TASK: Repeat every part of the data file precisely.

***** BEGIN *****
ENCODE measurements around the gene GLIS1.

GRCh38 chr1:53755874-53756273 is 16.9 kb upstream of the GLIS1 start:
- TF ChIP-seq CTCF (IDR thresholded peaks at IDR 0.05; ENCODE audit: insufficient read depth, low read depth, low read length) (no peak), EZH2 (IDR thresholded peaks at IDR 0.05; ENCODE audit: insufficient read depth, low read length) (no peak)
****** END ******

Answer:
ENCODE measurements around the gene GLIS1.

GRCh38 chr1:53755874-53756273 is 16.9 kb upstream of the GLIS1 start:
- TF ChIP-seq CTCF (IDR thresholded peaks at IDR 0.05; ENCODE audit: insufficient read depth, low read depth, low read length) (no peak), EZH2 (IDR thresholded peaks at IDR 0.05; ENCODE audit: insufficient read depth, low read length) (no peak)